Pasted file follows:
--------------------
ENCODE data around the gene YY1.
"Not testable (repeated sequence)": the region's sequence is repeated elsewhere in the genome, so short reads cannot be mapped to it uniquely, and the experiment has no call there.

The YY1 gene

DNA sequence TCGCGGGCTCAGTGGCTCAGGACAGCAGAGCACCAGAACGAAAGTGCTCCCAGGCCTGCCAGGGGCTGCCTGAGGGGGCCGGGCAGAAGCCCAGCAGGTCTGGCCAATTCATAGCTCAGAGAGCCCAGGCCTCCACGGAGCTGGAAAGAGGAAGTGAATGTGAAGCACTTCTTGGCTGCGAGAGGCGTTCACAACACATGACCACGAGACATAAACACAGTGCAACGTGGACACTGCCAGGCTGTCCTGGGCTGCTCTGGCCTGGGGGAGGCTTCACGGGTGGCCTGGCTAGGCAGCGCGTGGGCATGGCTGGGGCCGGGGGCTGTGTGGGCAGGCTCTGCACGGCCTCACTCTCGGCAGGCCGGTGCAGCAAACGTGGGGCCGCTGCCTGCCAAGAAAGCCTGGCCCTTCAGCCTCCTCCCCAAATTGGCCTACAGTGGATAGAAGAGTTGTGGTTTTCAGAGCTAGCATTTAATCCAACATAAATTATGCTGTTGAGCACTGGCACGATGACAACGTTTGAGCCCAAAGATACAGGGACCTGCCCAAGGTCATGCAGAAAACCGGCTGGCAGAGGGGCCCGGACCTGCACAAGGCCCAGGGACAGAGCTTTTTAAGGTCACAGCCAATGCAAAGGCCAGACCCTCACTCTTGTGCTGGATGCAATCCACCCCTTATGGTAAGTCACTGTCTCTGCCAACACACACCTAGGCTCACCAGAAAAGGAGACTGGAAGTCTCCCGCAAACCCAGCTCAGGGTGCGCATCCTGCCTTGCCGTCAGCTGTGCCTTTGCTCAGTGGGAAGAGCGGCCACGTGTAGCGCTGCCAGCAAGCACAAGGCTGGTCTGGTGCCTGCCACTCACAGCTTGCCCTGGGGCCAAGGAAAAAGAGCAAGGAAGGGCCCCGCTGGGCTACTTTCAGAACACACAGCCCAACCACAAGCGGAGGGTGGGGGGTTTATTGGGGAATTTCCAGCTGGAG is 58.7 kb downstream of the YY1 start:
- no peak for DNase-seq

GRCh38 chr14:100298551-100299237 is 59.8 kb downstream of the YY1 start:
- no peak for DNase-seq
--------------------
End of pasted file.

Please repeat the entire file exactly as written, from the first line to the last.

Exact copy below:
ENCODE data around the gene YY1.
"Not testable (repeated sequence)": the region's sequence is repeated elsewhere in the genome, so short reads cannot be mapped to it uniquely, and the experiment has no call there.

The YY1 gene

DNA sequence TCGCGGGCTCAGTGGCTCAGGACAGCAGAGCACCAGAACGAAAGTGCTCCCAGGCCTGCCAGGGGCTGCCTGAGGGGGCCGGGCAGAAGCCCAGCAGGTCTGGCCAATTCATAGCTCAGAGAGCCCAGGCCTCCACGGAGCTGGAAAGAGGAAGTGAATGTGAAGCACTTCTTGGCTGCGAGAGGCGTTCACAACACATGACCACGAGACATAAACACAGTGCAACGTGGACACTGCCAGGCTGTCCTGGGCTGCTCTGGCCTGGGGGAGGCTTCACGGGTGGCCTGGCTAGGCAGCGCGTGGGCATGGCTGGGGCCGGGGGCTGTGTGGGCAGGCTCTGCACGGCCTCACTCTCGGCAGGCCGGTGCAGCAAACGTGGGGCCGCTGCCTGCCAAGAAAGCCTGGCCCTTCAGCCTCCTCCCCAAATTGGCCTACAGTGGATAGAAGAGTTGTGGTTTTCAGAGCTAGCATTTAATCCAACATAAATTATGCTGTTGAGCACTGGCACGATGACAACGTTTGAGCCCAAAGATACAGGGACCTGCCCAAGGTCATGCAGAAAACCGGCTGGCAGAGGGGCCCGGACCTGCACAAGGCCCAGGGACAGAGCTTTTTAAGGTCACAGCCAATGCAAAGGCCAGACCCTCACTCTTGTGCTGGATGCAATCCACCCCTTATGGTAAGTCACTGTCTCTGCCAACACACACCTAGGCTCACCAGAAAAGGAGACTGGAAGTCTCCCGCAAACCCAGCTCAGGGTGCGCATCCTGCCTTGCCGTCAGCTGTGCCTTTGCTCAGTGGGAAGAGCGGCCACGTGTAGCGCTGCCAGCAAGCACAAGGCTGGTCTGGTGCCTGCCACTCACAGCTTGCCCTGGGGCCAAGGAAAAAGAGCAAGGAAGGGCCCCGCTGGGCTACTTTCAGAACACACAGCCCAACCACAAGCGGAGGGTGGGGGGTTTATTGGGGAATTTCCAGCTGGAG is 58.7 kb downstream of the YY1 start:
- no peak for DNase-seq

GRCh38 chr14:100298551-100299237 is 59.8 kb downstream of the YY1 start:
- no peak for DNase-seq